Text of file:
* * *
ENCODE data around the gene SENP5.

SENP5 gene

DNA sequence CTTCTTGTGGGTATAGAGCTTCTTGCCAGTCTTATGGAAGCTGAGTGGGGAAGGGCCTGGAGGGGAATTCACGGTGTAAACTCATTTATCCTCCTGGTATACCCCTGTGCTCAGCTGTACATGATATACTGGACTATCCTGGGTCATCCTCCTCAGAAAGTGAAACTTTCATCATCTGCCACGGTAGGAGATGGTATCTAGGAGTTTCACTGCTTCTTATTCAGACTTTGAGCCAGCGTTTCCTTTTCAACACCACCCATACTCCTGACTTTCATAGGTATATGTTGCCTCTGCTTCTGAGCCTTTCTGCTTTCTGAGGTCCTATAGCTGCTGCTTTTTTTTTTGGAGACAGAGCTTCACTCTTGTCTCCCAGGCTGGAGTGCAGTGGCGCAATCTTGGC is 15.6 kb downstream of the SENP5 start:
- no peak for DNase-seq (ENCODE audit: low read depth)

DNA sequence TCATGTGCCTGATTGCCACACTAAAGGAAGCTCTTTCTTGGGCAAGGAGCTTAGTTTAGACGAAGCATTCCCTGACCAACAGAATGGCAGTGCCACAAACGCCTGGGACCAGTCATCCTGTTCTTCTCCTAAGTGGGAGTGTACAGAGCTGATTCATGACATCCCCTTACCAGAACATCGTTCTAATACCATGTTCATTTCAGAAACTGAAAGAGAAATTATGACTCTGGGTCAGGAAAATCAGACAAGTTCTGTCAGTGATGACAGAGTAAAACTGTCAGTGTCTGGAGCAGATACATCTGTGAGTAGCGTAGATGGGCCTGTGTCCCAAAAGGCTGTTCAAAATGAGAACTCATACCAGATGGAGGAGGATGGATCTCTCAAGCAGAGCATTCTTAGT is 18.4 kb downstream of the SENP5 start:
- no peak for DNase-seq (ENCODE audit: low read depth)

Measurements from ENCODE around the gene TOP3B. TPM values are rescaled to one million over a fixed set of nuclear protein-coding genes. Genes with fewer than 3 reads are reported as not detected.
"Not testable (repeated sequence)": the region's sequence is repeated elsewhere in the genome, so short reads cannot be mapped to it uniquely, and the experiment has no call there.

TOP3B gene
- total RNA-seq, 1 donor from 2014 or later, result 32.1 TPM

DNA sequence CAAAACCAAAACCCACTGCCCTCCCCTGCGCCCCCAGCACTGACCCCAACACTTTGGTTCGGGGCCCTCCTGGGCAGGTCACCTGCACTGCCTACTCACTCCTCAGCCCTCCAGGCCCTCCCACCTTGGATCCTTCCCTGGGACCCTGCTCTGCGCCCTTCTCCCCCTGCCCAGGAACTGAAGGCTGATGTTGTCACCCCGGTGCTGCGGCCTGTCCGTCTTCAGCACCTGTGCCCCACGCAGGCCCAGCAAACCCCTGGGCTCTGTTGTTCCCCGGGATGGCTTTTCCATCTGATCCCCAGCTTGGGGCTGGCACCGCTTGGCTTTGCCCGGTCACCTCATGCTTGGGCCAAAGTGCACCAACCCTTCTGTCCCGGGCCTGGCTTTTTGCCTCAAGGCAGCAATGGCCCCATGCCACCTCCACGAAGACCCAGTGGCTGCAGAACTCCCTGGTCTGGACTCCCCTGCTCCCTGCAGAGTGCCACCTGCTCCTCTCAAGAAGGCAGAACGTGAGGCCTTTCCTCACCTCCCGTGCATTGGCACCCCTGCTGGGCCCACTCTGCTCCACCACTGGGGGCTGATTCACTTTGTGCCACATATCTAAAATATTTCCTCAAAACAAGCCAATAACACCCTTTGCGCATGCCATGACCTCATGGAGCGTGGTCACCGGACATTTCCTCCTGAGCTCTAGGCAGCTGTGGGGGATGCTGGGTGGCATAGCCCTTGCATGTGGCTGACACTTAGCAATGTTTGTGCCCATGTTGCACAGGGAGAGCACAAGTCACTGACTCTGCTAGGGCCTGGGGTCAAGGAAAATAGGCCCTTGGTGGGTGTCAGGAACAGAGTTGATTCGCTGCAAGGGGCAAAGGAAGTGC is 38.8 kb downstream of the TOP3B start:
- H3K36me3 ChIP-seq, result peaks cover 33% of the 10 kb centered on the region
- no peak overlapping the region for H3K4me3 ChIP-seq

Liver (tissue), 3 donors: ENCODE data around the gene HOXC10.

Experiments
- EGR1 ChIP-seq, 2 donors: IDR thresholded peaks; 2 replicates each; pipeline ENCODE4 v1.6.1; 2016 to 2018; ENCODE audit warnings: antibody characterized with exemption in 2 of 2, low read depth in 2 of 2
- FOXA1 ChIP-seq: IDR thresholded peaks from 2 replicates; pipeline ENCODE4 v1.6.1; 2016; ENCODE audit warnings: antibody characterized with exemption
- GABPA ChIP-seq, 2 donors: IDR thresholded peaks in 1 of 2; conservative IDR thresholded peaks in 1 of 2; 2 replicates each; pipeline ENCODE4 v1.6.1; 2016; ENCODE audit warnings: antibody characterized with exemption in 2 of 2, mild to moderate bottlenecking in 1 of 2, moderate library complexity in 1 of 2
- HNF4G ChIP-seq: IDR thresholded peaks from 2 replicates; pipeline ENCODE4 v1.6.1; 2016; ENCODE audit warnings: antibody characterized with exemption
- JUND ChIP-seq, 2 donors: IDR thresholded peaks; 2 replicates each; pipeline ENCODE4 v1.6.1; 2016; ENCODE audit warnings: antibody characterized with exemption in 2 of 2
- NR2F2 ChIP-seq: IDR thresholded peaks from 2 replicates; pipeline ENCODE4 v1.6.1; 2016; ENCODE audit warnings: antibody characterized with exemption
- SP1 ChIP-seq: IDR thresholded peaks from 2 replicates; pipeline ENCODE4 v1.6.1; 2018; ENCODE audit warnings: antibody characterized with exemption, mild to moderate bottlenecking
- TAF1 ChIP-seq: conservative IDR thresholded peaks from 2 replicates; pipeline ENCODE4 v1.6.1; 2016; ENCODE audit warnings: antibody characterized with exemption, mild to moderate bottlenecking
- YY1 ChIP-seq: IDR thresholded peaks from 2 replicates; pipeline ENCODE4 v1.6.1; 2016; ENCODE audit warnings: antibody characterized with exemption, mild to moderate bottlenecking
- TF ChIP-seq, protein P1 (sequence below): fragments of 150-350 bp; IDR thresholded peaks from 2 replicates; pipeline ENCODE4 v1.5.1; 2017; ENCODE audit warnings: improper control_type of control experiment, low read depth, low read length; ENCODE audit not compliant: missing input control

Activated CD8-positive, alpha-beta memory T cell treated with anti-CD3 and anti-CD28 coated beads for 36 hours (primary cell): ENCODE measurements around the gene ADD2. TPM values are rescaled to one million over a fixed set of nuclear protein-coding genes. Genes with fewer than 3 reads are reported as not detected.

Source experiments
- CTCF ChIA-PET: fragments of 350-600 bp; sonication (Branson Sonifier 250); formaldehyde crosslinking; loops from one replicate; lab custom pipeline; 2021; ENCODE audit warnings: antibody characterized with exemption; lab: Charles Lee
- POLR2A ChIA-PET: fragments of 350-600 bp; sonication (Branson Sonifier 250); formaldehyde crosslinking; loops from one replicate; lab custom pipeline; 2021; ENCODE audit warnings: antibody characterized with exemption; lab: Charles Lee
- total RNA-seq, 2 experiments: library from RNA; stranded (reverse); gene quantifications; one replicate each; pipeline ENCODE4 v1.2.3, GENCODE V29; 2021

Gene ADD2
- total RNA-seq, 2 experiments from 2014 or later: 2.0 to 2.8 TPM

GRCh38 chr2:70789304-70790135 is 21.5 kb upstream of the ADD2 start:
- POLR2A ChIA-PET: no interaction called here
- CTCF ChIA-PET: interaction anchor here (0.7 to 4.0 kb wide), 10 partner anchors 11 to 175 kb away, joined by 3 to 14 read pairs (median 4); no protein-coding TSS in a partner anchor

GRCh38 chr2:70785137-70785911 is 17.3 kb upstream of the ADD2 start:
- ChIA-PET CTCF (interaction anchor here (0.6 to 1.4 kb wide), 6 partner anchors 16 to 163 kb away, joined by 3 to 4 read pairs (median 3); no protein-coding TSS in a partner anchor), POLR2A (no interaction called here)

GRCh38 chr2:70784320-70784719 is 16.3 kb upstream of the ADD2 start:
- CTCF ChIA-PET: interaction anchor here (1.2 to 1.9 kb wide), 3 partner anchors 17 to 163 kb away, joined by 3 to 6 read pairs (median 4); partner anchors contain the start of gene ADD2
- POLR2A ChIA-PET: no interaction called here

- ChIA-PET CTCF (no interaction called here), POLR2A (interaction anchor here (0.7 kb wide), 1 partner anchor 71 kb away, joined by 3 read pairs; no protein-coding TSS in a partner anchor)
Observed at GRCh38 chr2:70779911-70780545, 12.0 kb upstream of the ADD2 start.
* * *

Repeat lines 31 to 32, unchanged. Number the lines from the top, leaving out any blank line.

Gene ADD2
- total RNA-seq, 2 experiments from 2014 or later: 2.0 to 2.8 TPM